Author Joseph Heller, struck by the disabling paralysis of the Guillain-Barré syndrome (Aug. 23), is making giant strides: “The wheelchair is gone,” he reports. Indeed, Heller now walks three miles a day, carrying a portable telephone so that he can summon help in an emergency. He also has progressed to where he can whistle, snap his fingers, count money (his financial concerns have been eased with a “nice, unexpected royalty check” for a new edition of Catch-22), drive a car, grocery-shop and generally take care of himself. “With the muscles I have now, I’m able to do two sets of five sit-ups, but I’m not exactly ready yet for the Jane Fonda workout.” His fingers still shake when he tries to roll a new piece of paper into the typewriter (“It’s almost embarrassing for me to watch them”). But work is continuing apace on his novel—he’s already finished “50 good pages”—with the first draft expected by summer. “What I can’t do,” he says, “is what I couldn’t do before.” Cook, for example.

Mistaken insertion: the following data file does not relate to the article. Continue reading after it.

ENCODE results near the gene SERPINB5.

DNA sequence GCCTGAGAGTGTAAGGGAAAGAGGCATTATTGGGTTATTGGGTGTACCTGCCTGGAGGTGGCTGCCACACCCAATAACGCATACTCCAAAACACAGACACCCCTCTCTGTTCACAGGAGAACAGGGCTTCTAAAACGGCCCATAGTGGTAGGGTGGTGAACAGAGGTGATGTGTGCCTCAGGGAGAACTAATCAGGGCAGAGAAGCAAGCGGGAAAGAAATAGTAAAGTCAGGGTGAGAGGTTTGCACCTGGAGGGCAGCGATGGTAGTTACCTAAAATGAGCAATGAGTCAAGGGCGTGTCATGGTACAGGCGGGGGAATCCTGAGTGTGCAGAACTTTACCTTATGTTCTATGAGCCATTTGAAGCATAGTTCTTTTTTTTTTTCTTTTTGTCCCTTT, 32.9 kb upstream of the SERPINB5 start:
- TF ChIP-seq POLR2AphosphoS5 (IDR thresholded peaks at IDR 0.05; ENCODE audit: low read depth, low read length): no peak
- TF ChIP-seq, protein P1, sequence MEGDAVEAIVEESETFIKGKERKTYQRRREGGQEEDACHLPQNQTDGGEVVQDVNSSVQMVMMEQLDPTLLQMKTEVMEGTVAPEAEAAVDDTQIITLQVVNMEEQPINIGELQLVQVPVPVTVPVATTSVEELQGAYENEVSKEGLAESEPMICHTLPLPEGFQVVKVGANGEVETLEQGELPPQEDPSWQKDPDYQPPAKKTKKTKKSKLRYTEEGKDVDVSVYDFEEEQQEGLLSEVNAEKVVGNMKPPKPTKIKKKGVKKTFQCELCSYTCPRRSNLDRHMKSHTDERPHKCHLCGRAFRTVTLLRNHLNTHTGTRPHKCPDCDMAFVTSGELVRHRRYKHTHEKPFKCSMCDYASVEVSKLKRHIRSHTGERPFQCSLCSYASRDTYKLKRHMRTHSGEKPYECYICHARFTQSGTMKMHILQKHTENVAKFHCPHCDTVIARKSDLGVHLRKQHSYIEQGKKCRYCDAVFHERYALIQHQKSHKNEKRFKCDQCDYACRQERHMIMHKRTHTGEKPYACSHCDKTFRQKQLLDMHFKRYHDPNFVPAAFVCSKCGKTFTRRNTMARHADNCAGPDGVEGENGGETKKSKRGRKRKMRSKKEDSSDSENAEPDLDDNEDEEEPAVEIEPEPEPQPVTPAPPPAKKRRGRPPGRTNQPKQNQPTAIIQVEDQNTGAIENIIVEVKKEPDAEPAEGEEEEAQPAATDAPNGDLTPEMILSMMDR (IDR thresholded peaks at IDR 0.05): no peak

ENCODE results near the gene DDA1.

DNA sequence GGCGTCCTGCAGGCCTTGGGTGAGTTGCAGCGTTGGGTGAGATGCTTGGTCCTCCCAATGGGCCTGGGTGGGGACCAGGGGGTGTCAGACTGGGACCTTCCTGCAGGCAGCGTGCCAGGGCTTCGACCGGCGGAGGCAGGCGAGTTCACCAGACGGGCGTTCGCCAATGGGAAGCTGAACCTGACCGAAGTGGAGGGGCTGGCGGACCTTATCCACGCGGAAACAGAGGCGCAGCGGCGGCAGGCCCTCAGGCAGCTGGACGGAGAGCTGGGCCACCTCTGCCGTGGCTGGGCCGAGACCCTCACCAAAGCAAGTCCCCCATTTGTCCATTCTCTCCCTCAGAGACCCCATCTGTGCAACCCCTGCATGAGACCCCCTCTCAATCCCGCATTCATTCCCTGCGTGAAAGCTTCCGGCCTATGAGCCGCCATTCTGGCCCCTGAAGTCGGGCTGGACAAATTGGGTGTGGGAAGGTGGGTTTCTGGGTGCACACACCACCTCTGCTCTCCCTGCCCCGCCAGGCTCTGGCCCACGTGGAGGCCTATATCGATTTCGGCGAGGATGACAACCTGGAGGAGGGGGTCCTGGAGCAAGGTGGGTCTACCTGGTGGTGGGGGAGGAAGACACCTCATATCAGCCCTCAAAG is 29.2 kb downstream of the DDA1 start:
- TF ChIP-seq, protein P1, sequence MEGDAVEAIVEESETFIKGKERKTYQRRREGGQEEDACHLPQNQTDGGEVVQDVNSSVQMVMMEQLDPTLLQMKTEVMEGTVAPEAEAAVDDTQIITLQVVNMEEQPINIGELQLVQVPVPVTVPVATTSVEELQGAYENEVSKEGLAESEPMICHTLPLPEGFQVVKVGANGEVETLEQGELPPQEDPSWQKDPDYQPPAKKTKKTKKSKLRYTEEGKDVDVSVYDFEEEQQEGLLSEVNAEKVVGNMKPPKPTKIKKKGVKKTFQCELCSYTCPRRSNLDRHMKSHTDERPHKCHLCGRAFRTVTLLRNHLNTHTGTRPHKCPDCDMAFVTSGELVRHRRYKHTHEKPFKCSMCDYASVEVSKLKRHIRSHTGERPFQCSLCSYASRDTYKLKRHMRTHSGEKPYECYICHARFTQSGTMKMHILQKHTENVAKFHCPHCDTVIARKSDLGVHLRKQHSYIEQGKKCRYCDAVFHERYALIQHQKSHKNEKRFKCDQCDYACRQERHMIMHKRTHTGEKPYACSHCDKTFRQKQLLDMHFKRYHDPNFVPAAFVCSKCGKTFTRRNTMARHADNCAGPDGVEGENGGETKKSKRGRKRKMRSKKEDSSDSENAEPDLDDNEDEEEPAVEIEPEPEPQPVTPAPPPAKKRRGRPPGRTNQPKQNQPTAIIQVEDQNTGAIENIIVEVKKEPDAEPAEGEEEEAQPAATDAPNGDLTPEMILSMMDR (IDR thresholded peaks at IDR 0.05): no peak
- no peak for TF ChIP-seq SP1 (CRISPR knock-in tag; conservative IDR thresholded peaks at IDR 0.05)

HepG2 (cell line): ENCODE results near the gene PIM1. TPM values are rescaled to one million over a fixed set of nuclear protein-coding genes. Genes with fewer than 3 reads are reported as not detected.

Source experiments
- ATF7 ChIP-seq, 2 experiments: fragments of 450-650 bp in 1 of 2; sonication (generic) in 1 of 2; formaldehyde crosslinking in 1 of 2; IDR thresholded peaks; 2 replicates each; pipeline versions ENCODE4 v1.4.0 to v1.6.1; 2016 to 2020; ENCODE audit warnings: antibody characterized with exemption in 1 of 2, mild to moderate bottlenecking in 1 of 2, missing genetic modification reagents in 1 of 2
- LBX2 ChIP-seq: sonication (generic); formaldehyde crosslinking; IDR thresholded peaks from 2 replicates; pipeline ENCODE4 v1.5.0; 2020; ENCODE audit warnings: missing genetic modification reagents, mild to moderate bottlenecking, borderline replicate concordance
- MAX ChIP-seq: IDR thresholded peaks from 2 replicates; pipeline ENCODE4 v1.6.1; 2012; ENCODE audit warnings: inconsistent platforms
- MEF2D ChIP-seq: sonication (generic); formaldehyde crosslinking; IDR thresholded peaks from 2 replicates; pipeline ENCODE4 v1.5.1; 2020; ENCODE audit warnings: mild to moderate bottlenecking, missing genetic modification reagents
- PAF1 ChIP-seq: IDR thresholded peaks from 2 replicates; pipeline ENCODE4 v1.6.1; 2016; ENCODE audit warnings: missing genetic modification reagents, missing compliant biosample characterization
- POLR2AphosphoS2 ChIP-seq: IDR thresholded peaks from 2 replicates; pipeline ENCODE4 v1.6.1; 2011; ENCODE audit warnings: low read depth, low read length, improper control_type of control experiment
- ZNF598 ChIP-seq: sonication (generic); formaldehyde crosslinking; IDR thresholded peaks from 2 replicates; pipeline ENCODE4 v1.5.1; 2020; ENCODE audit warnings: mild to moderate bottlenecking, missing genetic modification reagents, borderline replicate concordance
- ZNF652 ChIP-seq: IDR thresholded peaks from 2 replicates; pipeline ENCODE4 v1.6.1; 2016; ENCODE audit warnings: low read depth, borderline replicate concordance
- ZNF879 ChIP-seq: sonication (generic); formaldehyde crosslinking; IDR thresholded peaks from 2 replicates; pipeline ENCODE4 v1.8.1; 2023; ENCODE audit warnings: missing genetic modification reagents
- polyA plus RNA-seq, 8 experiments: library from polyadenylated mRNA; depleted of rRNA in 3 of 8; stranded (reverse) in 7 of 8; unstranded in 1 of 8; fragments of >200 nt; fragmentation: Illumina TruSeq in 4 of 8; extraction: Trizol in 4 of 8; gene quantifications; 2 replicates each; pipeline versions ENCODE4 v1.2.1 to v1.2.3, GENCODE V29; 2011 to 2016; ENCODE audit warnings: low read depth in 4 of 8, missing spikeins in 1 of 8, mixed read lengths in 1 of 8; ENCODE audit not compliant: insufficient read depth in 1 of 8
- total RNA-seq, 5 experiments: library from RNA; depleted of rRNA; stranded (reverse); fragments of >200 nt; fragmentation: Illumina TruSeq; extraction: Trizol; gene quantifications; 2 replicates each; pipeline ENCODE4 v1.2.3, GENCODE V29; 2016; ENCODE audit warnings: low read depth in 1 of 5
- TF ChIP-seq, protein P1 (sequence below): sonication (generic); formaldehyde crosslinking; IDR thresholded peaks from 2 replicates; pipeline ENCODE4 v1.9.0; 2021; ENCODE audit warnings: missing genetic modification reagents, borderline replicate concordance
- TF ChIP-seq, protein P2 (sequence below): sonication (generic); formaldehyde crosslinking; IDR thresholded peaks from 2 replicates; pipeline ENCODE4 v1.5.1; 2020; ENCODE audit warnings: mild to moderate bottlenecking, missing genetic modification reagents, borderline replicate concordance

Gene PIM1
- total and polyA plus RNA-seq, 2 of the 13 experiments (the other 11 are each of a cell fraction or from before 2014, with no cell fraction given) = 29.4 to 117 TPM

Robbie Knievel (June 14), the 20-year-old son of Evel, was doing just another ho-hum routine in Fremont, Calif. last August when his bike—traveling at 90 mph—struck a guardrail. Hitting the ground more than 50 feet down the road, Robbie cracked a wrist and tore a knee cartilage. A week later he was doing wheelies on That’s Incredible! Next, Robbie landed a shot on CHiPs, where all he did was jump his bike over an airplane in flight. Reports Robbie: “Acting is what I’ve always wanted to do. I haven’t mashed up my face yet, so I’m not ugly.”